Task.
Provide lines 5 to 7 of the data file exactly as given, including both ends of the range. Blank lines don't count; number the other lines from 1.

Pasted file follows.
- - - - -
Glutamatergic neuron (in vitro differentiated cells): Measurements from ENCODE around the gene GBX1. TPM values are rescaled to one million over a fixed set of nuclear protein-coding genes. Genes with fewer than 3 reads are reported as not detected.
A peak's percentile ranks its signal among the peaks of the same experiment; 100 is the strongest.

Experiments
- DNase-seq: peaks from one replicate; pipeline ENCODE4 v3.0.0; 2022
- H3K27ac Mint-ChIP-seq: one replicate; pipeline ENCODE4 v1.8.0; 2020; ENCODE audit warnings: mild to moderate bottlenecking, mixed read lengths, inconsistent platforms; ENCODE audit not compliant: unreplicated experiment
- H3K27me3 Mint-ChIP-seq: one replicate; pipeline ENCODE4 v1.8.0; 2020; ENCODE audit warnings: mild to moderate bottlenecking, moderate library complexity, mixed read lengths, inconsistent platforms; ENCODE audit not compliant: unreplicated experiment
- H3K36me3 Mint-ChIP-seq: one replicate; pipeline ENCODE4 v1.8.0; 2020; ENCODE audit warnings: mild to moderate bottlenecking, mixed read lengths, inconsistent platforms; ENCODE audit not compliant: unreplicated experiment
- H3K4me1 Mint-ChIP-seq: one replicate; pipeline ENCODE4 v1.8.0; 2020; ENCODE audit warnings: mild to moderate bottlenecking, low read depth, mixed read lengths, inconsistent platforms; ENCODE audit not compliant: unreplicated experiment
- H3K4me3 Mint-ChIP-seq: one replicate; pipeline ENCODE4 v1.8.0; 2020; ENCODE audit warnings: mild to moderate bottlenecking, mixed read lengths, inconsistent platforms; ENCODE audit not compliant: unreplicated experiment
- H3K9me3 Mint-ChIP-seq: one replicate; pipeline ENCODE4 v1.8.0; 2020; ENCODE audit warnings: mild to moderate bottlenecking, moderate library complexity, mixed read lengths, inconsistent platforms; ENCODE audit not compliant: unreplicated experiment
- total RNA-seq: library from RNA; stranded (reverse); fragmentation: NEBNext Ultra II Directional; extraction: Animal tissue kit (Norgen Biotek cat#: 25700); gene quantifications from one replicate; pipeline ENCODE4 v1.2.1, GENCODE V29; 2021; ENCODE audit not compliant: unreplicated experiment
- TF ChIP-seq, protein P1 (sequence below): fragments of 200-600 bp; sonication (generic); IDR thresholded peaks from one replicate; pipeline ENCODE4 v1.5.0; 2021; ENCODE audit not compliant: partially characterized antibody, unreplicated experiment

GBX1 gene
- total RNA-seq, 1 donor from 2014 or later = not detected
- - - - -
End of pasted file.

- H3K27ac Mint-ChIP-seq: one replicate; pipeline ENCODE4 v1.8.0; 2020; ENCODE audit warnings: mild to moderate bottlenecking, mixed read lengths, inconsistent platforms; ENCODE audit not compliant: unreplicated experiment
- H3K27me3 Mint-ChIP-seq: one replicate; pipeline ENCODE4 v1.8.0; 2020; ENCODE audit warnings: mild to moderate bottlenecking, moderate library complexity, mixed read lengths, inconsistent platforms; ENCODE audit not compliant: unreplicated experiment
- H3K36me3 Mint-ChIP-seq: one replicate; pipeline ENCODE4 v1.8.0; 2020; ENCODE audit warnings: mild to moderate bottlenecking, mixed read lengths, inconsistent platforms; ENCODE audit not compliant: unreplicated experiment